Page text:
How to hold a pen or pencil correctly and ergonomically
What if I told you most of us hold our pen and pencil the wrong way? We tend to hold a pen between the thumb and index finger, however, there is a much better and more effective way to do that.
According to research by Dr. Hideki Oshiki from the Joetsu University of Education in Japan, holding a pen correctly could save you energy but 90% of people hold their pen the incorrect way.
In fact, holding a pen between the index and middle finger is the right way. This kind of grip is achieved effortlessly by children and practised by painters and artists, including famous American recording artist Taylor Swift, pictured.
Taylor Swift holds her pen ergonomically
It is believed that Taylor Swift is used to signing hundreds of autographs for her fans. She started playing the guitar at a young age and her fingers used to hurt so much that she switched to holding the pen ergonomically, between her index and middle fingers. There are many posts about how Taylor Swift holds her pen – some of them saying that she doesn’t know how to hold it or that she’s holding it in a funny way. Well, she’s very bright, creative and intuitive about her pen holding – no surprise that she’s been voted one of the 100 most influential people by Time Magazine. Who knows, maybe the way she holds her pen is influencing her music writing? I do hope that more people will copy her pen-holding style – which is obviously the most ergonomic way of holding a pen or pencil for writing but also for signing autographs.
However, she is not the only one to use this grip, which was also practised in many old paintings. The grip, also known as the adapted or dynamic tripod grip (or modified tripod grasp) has many benefits, including preventing you from bending your wrists while writing, reducing fatigue, cramps and pain in the fingers and palm. All are symptoms that arise from incorrect or a too-firm grip across large periods of time. Writer or a student sitting exams? It is considered as the most mature and efficient grip and it becomes more important, the more you write.
Anne Frank, as a young girl was holding her pencil ergonomically too.
Practice how to hold a pen properly
At the start when attempting this method it may feel odd and will require practice. After all, we’ve been used to a certain grip out entire lives, right? As children, we learned how to hold our pen or pencil and changing old habits can prove to be a challenge. According to research, it takes about 21 days to establish a good habit, so don’t give up too early. I’ve been holding my pen ergonomically for years now and indeed it took me about 21 days to get used to it so now it feels completely natural. The old (un-ergonomic) way feels strange and tense now. But, with practice, it will become second nature and you will notice your handwriting becomes clearer. It will really make writing easy and more flowing!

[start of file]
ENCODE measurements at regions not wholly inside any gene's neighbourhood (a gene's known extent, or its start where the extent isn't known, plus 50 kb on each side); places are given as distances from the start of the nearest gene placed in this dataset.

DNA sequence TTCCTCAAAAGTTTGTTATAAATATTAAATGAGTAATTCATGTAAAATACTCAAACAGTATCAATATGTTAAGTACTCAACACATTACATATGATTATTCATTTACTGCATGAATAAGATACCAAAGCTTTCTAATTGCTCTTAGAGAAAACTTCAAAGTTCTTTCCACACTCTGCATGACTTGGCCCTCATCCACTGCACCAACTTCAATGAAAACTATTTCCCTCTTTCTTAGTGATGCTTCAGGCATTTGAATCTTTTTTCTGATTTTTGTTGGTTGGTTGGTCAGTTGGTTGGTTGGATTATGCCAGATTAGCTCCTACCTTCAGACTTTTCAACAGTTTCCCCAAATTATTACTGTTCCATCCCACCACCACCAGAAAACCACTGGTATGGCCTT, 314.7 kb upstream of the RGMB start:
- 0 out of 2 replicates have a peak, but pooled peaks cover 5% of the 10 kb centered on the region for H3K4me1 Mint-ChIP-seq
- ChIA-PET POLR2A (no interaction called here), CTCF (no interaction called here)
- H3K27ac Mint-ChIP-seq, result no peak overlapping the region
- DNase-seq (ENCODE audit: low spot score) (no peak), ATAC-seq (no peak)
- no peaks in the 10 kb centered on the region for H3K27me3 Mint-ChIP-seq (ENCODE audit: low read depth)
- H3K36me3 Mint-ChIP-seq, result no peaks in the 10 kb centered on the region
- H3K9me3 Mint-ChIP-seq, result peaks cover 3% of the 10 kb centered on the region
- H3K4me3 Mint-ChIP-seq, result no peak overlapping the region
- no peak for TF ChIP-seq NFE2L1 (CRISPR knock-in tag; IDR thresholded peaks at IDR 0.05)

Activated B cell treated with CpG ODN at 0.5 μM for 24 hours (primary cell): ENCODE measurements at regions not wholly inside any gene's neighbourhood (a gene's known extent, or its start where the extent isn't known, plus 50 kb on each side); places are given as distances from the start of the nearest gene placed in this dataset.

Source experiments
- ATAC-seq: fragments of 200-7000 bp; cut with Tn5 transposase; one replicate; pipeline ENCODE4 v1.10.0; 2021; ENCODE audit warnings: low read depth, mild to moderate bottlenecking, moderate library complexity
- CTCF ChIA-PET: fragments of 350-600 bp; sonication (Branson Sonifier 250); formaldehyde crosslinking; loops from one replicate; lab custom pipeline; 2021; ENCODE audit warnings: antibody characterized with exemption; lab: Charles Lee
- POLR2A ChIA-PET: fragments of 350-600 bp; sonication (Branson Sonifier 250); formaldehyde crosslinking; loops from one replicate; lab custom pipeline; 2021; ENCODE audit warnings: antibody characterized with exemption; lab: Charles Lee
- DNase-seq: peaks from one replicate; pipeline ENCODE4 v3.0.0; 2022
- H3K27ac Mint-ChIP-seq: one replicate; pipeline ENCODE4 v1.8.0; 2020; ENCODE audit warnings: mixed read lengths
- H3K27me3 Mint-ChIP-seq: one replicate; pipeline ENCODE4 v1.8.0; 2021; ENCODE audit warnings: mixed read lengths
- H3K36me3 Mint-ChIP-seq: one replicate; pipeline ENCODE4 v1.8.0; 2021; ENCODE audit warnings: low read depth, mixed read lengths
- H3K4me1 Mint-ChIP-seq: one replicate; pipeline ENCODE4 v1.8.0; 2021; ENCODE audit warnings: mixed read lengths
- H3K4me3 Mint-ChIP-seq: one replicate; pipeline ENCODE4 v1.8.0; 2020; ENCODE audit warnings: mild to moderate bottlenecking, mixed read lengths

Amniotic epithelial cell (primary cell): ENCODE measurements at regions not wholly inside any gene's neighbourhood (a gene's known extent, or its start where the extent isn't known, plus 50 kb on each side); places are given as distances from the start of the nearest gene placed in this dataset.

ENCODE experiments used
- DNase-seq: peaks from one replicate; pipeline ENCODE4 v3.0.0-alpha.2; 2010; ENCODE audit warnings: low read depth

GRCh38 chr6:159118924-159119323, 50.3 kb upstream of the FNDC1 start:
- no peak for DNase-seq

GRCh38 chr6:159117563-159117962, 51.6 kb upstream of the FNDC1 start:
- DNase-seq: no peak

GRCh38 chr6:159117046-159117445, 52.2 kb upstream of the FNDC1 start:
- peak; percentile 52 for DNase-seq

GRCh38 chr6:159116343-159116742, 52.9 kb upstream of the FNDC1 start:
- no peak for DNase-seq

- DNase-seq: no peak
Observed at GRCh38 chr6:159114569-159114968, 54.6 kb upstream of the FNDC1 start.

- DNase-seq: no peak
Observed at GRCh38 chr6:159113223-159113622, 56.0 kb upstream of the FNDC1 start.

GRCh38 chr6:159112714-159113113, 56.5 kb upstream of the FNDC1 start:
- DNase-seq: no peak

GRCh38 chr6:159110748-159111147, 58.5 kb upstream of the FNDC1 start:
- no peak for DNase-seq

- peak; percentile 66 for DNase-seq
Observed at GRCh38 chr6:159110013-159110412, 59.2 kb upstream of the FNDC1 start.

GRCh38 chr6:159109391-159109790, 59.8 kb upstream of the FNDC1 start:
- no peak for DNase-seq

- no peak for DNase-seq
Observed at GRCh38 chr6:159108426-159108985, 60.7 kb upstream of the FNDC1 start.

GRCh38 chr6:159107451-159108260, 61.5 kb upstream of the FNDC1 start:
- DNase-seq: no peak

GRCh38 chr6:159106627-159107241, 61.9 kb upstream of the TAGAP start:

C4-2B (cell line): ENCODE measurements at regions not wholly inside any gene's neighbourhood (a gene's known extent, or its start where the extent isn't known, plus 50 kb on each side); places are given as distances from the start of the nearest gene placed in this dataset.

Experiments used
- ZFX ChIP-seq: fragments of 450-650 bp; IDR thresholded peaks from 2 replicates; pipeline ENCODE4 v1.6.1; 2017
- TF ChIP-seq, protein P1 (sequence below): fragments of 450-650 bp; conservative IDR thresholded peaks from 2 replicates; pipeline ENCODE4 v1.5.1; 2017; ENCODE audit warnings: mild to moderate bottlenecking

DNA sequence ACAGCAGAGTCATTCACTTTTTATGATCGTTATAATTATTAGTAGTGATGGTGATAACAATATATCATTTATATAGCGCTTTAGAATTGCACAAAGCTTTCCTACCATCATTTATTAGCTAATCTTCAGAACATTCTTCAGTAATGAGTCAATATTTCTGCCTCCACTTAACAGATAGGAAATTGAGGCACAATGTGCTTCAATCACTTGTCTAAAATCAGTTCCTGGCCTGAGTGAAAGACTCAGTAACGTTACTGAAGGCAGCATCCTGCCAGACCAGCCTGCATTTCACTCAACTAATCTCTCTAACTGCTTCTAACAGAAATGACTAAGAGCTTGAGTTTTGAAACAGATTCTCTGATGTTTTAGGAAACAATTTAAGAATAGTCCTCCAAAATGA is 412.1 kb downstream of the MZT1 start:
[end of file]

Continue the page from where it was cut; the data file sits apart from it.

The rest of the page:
There’s more to efficient writing than just your grip
To make sure you maximise the benefits of ergonomic pen grasp, it is best to practice writing seated up straight with your feet on the ground, resting your forearms on the desk or surface. Using a thick good quality, not a cheap or smearing pen and remembering to perform exercises such as quick stretching by your own or squeezing a tennis ball could also help you by easing any pains. While training yourself to use this new grip, applying tape loosely over the top of the thumb and index finger while writing, could be a good idea, especially if you are someone who presses their pen hard. The tape will pull when you increase force and will remind you to relax and not press as much. Try it now for yourself.
The most ergonomic way of holding a pen is between the middle and index fingers
The most ergonomic way of holding a pen is between the middle and index fingers, rather than between your thumb and index finger. This can reduce muscle stress and increase the comfort and legibility of the writing. Try it now.
At first, it will feel strange by after about 21 days of holding the pen like that you’ll feel completely normal and going back to the previous way of holding your pen will feel strange.
Interesting enough analysis of old paintings reveals that many people in old times would hold the quail or a brash when painting in that fashion. Also, many children naturally want to hold the pen that way which feels more comfortable and intuitive to them.